The bond between the Vatican and Iran is a partnership destined to endure

rouhani-francis

Following a meeting on Tuesday at the Vatican between Pope Francis and Iranian President Hassan Rouhani, and noting that the Vatican has had diplomatic ties with Iran since 1954 (30 years longer than U.S.-Vatican relations), John L. Allen Jr. writes: the close ties between Rome and Tehran reflect the often under-appreciated fact that both the Vatican and post-revolutionary Iran are basically theocracies, representing spiritual traditions — Catholicism and Shia Islam — that have a surprising amount in common.

Iranian writer Vali Nasr, author of the 2006 book “The Shia Revival,” argues that the divide between Sunni and Shia bears comparison to that between Protestants and Catholics, with Shia being the branch closer to Catholicism.

Among those points of contact are:

  • A strong emphasis on clerical authority
  • An approach to the Quran accenting both scripture and tradition
  • A deep mystical streak
  • Devotion to a holy family (in the case of Shiites, the blood relatives of Mohammad) and to saints (the Twelve Imams)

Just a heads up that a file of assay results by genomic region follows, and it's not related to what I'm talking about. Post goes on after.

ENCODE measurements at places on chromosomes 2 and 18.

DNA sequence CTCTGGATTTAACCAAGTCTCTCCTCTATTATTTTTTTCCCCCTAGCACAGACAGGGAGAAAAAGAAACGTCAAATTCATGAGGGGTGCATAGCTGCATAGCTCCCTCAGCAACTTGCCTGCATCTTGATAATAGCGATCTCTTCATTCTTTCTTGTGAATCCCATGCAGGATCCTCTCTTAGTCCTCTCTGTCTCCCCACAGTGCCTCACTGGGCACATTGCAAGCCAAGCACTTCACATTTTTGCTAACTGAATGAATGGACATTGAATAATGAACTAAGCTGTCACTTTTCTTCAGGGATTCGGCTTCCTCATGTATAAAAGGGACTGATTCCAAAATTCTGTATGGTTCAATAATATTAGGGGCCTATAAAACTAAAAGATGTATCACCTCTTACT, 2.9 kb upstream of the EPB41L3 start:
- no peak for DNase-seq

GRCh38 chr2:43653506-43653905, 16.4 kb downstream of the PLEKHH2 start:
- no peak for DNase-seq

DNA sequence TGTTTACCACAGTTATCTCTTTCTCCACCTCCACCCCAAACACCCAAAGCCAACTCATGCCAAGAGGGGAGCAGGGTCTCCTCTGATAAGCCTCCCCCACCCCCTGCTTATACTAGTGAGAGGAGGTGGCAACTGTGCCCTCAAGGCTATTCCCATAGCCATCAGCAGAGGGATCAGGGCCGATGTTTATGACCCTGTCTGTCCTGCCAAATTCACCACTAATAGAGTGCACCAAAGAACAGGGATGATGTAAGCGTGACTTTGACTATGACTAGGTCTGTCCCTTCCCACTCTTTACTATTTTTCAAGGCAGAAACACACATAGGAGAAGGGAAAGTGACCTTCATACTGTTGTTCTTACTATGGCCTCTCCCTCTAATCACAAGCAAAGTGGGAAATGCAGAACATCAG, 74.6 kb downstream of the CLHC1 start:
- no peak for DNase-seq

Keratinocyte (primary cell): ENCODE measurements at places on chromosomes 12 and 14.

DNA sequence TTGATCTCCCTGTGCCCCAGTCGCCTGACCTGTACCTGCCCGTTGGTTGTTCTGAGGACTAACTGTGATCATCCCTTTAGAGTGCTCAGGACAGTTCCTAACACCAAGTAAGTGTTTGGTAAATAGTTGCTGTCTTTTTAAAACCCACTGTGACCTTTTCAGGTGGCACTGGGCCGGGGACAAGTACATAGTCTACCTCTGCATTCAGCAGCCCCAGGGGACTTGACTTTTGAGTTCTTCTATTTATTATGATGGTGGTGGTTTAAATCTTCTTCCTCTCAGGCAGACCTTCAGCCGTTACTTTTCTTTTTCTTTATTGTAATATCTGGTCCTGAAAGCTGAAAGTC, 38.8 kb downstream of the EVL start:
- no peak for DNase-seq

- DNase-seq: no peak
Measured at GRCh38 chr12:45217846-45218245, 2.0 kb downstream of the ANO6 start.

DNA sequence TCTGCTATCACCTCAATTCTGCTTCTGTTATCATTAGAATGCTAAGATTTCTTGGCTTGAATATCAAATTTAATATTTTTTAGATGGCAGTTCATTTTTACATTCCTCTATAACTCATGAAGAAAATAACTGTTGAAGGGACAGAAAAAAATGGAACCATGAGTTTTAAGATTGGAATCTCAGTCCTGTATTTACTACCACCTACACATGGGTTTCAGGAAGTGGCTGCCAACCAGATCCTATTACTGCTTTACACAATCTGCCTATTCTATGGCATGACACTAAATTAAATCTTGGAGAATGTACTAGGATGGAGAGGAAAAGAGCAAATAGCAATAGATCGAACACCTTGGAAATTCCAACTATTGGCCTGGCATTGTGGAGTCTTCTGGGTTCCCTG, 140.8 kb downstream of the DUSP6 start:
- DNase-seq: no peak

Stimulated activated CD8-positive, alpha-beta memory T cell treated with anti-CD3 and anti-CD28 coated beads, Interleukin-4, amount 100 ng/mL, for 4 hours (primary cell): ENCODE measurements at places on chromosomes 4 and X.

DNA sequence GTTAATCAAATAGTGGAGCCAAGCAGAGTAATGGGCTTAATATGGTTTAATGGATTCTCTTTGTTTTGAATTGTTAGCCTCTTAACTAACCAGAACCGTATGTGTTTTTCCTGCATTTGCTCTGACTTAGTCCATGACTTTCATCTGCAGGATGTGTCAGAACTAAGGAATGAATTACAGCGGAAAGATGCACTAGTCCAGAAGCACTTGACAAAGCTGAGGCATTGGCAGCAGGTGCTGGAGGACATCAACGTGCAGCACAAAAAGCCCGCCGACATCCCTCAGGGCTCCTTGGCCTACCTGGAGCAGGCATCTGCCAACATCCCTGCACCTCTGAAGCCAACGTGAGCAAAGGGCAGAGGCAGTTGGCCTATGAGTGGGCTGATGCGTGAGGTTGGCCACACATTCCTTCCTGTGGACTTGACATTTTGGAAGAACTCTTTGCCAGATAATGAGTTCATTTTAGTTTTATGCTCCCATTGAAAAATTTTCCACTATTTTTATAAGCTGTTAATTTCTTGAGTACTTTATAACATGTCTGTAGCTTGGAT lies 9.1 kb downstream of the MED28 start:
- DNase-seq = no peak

• A theology of sacrifice and atonement through the death of Hussain, grandson of Mohammad and the first imam of Shia Islam
  • Belief in free will (as opposed to the Sunni doctrine of pre-destination)
  • Holy days, pilgrimages, and healing shrines
  • Intercessory prayer
  • Strongly emotional forms of popular devotion, especially the festival of Ashoura commemorating Hussain’s death

One recent sign of the spiritual vicinity is that Iranian scholars recently translated the Confessions of Augustine and the Catechism of the Catholic Church into Farsi, the result of a 12-year effort.

In terms of sheer realpolitik, both parties also have strong motives for keeping their relationship green.

From Iran’s point of view, it aspires to being not merely a regional but a global player, and to do so it requires not merely “hard” power, to invoke the famous distinction of Harvard political scientist Joseph Nye, but also “soft,” meaning moral legitimacy. The perception of being in dialogue with the Vatican is crucially important, counteracting Bush administration rhetoric about Iran being part of an “axis of evil.”

Tehran also sees the Vatican as a firebreak with sometimes hostile Western nations. In 2007, when it seemed as if concerns over Iran’s nuclear program might lead to armed conflict with the United States, Iranian diplomats quietly sought out the Vatican as a potential mediator. [Continue reading…]

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